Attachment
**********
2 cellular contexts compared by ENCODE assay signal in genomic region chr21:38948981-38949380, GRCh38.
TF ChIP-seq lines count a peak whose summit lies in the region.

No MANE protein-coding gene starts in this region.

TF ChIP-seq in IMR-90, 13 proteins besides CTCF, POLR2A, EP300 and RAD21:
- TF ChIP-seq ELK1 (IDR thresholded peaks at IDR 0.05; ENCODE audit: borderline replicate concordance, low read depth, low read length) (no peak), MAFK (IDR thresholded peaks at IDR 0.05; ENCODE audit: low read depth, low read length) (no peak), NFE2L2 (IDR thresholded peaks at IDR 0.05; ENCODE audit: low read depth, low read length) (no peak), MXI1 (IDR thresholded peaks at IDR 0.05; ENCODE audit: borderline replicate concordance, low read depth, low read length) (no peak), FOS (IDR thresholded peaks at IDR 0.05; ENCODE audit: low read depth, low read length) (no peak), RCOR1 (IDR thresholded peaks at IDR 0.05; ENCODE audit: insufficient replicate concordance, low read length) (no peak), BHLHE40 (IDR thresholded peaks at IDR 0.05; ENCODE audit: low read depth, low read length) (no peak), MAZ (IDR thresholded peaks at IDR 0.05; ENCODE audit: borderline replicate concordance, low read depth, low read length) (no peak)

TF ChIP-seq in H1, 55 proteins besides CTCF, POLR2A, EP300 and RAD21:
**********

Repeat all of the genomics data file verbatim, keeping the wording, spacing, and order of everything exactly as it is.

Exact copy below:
2 cellular contexts compared by ENCODE assay signal in genomic region chr21:38948981-38949380, GRCh38.
TF ChIP-seq lines count a peak whose summit lies in the region.

No MANE protein-coding gene starts in this region.

TF ChIP-seq in IMR-90, 13 proteins besides CTCF, POLR2A, EP300 and RAD21:
- TF ChIP-seq ELK1 (IDR thresholded peaks at IDR 0.05; ENCODE audit: borderline replicate concordance, low read depth, low read length) (no peak), MAFK (IDR thresholded peaks at IDR 0.05; ENCODE audit: low read depth, low read length) (no peak), NFE2L2 (IDR thresholded peaks at IDR 0.05; ENCODE audit: low read depth, low read length) (no peak), MXI1 (IDR thresholded peaks at IDR 0.05; ENCODE audit: borderline replicate concordance, low read depth, low read length) (no peak), FOS (IDR thresholded peaks at IDR 0.05; ENCODE audit: low read depth, low read length) (no peak), RCOR1 (IDR thresholded peaks at IDR 0.05; ENCODE audit: insufficient replicate concordance, low read length) (no peak), BHLHE40 (IDR thresholded peaks at IDR 0.05; ENCODE audit: low read depth, low read length) (no peak), MAZ (IDR thresholded peaks at IDR 0.05; ENCODE audit: borderline replicate concordance, low read depth, low read length) (no peak)

TF ChIP-seq in H1, 55 proteins besides CTCF, POLR2A, EP300 and RAD21: